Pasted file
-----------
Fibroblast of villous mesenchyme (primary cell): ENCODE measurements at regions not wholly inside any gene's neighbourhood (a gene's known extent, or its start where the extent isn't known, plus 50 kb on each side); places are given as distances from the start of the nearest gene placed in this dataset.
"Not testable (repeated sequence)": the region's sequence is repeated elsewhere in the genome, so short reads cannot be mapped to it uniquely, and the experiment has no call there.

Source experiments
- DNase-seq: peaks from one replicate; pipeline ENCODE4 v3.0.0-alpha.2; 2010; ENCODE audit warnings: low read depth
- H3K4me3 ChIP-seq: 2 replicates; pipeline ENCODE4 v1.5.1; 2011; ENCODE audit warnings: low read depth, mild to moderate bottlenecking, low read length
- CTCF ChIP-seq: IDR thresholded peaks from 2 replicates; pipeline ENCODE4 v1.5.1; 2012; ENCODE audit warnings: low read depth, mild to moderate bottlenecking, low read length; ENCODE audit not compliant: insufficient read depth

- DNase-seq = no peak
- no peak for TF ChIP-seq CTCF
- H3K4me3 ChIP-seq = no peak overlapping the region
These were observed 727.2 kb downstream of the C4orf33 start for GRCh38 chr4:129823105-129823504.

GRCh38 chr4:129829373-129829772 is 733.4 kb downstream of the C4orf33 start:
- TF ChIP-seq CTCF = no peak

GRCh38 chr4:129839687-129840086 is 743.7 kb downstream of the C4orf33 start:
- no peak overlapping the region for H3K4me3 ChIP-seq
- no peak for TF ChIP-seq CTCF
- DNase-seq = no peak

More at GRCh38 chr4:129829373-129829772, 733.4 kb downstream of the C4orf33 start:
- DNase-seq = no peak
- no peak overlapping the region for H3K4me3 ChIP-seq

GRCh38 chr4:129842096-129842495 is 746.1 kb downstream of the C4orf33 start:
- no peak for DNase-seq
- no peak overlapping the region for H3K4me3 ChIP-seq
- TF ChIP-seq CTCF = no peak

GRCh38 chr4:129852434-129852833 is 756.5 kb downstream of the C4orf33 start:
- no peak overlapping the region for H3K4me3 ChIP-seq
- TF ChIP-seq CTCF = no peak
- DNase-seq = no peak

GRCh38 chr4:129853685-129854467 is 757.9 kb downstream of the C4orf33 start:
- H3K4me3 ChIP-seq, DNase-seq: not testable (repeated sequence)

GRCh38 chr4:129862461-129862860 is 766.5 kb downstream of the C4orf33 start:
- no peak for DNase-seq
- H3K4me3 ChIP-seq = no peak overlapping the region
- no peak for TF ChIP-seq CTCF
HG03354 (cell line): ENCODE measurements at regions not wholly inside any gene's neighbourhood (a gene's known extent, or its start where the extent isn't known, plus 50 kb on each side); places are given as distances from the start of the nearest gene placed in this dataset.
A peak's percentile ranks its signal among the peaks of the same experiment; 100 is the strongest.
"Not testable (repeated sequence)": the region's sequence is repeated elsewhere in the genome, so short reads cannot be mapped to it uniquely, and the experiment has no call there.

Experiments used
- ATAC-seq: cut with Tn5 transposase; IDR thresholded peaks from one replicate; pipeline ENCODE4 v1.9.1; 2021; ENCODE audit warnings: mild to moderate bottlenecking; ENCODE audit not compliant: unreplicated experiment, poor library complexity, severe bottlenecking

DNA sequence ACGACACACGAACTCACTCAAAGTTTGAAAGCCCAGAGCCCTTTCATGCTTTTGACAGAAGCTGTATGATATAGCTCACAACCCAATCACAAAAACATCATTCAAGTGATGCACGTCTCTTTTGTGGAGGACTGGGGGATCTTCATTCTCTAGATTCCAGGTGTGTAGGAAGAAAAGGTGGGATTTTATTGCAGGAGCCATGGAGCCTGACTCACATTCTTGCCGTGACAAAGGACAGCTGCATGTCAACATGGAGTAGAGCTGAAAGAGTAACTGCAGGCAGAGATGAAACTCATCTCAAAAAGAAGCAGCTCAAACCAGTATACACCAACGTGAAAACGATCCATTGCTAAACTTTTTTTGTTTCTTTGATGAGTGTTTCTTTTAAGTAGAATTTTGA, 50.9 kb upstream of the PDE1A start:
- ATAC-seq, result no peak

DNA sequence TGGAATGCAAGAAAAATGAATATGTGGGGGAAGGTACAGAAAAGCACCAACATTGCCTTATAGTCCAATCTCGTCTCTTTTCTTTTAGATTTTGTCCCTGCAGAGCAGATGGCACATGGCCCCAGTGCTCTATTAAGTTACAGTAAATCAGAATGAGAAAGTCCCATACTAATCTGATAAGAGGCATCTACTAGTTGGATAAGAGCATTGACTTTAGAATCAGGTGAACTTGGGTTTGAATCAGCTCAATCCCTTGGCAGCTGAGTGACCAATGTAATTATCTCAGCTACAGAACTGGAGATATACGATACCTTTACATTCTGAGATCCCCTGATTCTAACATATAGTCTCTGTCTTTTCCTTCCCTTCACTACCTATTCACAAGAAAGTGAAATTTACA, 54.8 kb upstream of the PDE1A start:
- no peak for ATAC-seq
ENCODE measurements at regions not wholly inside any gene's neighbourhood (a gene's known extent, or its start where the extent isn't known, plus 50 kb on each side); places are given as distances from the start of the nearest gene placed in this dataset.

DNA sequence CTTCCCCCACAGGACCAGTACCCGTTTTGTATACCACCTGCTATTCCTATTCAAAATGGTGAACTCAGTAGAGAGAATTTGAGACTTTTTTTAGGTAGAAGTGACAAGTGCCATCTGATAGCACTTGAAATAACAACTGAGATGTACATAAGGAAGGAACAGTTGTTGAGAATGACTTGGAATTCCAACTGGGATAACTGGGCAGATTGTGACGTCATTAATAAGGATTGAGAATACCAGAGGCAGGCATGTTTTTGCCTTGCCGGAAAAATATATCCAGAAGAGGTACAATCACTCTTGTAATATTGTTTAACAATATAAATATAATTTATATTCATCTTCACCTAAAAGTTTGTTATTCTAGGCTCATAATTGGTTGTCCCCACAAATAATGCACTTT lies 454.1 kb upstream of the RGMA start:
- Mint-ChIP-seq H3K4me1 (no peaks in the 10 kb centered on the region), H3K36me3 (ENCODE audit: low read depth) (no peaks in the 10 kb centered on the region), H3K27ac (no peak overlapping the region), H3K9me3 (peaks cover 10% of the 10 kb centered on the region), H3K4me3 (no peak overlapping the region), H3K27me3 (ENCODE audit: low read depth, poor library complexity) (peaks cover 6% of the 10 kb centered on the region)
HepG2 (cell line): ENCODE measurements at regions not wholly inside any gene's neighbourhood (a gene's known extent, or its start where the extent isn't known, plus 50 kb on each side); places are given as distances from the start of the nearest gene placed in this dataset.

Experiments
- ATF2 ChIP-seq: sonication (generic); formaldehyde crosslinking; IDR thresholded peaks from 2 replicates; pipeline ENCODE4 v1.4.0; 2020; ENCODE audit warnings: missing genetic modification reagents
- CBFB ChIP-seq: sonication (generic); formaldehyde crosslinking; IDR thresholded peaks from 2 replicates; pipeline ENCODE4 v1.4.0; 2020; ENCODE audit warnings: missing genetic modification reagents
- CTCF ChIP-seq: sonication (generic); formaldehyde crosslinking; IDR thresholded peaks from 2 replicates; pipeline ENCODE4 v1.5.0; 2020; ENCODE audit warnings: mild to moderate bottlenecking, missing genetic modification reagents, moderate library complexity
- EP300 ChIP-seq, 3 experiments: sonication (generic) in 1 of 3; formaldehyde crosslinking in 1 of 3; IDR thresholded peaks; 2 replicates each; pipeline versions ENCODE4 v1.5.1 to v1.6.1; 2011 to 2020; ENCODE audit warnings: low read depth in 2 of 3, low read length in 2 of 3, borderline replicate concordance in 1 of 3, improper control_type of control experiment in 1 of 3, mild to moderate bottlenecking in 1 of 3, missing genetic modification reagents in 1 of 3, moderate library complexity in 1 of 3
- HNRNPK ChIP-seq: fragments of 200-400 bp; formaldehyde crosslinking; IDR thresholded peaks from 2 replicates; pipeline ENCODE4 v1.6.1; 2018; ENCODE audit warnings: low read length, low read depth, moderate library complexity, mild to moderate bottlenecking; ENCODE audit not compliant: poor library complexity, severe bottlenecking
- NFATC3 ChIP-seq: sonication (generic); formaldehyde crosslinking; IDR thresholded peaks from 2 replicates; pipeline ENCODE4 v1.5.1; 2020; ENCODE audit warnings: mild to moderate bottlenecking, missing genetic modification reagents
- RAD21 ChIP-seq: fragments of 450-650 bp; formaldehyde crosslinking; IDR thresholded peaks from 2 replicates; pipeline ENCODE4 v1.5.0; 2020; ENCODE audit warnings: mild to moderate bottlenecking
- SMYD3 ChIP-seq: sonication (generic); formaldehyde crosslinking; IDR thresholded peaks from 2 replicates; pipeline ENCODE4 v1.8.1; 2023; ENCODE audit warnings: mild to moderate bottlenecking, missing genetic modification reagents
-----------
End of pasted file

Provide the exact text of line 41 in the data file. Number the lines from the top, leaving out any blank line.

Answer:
DNA sequence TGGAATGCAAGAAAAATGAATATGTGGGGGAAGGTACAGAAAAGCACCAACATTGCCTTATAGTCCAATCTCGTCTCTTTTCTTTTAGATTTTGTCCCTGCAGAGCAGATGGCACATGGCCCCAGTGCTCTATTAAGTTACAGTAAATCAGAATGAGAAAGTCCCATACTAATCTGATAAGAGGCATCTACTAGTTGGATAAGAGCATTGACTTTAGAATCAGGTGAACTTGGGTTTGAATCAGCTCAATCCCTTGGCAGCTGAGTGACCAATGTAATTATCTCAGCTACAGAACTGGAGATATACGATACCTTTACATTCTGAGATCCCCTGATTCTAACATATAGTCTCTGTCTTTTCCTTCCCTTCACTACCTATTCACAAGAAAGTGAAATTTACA, 54.8 kb upstream of the PDE1A start: